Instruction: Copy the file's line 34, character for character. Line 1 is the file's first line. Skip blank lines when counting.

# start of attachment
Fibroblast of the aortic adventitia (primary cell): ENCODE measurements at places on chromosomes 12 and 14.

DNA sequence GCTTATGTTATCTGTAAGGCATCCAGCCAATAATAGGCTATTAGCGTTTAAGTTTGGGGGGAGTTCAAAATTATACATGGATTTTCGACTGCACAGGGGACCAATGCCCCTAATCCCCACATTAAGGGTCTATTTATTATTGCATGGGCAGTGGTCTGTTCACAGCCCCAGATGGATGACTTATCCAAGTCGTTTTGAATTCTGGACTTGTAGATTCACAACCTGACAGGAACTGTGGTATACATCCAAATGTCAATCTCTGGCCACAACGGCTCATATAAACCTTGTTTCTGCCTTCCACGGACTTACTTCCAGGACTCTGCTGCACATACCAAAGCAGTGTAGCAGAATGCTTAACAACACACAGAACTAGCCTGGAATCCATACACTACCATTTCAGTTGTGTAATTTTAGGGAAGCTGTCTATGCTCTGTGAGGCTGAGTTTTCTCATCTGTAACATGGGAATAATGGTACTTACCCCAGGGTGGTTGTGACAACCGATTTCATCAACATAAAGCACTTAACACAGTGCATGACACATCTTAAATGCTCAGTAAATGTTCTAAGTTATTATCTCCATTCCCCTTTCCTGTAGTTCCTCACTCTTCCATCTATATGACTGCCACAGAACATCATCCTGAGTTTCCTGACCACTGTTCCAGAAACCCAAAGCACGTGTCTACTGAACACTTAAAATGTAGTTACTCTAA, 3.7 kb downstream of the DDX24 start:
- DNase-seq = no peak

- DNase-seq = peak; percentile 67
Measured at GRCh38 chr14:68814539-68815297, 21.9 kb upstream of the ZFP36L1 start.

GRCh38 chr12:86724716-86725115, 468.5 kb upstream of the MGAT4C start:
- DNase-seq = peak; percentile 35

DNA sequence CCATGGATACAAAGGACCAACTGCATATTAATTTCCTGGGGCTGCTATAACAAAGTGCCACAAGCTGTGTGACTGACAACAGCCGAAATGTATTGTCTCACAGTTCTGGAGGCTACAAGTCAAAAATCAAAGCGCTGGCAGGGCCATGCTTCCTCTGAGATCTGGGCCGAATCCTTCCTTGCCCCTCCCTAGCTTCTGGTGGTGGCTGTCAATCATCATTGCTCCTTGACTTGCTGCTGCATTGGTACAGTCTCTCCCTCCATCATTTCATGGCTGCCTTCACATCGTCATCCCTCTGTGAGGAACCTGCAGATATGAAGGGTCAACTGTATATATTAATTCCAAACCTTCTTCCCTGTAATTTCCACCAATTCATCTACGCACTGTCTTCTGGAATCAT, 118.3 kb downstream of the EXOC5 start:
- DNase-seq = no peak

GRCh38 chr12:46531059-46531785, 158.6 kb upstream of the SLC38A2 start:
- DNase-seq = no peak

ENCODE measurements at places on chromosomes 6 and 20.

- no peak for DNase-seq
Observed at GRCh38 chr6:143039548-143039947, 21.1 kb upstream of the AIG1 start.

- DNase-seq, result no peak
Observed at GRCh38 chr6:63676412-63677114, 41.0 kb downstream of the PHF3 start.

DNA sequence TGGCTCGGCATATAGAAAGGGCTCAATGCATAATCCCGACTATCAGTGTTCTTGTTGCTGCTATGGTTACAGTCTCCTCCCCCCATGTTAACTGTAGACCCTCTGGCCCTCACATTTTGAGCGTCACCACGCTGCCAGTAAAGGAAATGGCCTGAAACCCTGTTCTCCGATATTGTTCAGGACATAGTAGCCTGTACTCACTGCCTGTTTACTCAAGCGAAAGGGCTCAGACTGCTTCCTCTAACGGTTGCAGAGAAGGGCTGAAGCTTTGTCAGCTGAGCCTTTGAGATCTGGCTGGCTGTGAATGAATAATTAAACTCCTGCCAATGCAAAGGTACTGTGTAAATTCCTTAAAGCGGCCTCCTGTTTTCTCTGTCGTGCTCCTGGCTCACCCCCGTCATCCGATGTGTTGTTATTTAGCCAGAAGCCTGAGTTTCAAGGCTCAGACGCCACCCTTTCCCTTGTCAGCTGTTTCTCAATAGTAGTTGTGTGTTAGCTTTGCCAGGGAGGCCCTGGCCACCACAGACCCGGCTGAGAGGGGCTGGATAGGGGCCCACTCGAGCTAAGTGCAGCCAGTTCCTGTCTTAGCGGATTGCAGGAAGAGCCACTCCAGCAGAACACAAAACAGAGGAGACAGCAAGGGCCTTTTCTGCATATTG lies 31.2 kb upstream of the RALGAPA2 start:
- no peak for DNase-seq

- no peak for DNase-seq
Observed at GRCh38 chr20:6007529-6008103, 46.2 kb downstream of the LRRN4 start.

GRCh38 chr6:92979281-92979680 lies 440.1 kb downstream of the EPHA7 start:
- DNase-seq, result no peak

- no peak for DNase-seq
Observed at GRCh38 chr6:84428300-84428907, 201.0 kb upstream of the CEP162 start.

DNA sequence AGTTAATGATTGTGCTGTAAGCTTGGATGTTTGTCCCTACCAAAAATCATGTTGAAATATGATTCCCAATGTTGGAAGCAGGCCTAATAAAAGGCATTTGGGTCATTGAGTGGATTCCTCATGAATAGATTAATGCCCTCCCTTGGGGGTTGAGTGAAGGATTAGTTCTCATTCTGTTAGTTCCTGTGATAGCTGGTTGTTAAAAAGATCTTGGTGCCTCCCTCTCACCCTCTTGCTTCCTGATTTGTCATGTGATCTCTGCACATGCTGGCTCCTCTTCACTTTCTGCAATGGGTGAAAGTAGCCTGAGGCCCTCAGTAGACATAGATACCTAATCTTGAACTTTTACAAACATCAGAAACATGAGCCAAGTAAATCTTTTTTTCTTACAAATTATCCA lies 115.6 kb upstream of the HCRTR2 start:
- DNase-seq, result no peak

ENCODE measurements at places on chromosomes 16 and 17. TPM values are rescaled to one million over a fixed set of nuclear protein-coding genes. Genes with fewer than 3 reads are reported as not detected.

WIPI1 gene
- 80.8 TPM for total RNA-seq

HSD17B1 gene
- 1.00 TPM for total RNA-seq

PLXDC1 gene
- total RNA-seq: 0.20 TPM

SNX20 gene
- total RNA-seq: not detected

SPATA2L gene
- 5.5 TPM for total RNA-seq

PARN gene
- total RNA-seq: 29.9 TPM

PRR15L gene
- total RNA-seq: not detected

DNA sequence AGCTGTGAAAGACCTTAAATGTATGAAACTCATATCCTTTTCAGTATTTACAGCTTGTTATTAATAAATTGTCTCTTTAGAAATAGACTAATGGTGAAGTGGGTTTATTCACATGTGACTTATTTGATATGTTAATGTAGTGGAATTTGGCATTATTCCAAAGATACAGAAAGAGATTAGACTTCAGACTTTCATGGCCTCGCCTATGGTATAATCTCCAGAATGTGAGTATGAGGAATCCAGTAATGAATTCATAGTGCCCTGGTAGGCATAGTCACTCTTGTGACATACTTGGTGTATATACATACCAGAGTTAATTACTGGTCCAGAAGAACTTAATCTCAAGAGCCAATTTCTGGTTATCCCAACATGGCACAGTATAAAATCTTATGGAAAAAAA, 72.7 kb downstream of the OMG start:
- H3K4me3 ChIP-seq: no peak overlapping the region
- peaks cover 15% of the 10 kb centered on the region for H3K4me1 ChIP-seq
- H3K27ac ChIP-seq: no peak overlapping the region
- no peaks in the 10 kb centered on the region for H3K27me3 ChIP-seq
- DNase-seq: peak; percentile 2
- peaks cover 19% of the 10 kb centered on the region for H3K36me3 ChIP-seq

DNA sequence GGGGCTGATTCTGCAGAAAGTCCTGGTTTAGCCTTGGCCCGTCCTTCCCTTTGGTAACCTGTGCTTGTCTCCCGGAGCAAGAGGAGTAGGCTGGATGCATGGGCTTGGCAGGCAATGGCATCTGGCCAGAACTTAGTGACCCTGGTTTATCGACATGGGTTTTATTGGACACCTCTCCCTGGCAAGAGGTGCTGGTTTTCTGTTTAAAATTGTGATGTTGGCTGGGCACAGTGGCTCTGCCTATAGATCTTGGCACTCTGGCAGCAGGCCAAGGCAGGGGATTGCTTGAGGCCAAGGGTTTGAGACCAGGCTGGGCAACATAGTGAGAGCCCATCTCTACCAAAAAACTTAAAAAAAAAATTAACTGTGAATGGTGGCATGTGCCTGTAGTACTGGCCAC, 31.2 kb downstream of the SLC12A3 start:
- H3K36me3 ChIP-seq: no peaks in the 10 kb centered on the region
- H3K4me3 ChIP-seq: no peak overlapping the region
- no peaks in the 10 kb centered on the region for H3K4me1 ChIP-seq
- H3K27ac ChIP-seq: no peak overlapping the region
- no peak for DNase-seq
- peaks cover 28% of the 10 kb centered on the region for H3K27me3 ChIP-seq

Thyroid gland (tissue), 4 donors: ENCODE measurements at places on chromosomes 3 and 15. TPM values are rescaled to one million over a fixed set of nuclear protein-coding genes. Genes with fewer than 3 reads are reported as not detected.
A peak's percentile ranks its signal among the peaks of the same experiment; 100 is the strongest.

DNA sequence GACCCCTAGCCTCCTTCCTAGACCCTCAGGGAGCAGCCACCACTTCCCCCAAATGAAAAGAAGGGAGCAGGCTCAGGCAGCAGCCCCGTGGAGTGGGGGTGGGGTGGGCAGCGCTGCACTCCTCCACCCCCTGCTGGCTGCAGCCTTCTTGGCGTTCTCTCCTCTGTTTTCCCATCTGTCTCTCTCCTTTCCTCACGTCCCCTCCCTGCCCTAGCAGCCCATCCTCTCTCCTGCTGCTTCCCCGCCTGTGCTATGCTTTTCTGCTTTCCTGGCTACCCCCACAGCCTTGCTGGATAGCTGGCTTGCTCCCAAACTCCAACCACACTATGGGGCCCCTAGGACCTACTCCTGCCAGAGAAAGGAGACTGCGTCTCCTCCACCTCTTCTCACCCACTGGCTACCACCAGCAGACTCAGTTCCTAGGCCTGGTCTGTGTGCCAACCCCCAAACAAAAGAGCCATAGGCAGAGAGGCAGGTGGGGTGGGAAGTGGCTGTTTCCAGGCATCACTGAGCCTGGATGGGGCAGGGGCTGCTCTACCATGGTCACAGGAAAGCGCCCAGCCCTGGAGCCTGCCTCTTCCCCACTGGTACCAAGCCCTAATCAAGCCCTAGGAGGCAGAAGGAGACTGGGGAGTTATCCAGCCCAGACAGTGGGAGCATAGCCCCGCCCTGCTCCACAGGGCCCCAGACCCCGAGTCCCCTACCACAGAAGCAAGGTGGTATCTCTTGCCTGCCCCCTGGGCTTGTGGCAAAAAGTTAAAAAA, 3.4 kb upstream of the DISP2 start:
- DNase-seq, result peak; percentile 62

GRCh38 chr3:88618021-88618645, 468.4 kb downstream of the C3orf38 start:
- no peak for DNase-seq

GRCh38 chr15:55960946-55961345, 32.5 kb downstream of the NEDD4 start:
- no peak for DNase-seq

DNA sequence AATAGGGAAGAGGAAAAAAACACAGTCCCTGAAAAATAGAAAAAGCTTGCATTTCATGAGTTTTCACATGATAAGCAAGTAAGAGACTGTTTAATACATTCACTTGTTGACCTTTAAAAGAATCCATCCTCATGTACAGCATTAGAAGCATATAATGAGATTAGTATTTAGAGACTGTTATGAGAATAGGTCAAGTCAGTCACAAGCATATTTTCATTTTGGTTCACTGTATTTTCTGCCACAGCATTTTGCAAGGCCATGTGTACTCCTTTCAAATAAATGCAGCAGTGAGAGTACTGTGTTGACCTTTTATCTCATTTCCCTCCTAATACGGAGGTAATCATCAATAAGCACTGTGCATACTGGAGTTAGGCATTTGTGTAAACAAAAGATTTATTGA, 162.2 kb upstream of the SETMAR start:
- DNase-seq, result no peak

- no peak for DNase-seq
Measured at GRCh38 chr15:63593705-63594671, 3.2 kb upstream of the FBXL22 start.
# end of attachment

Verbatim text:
SNX20 gene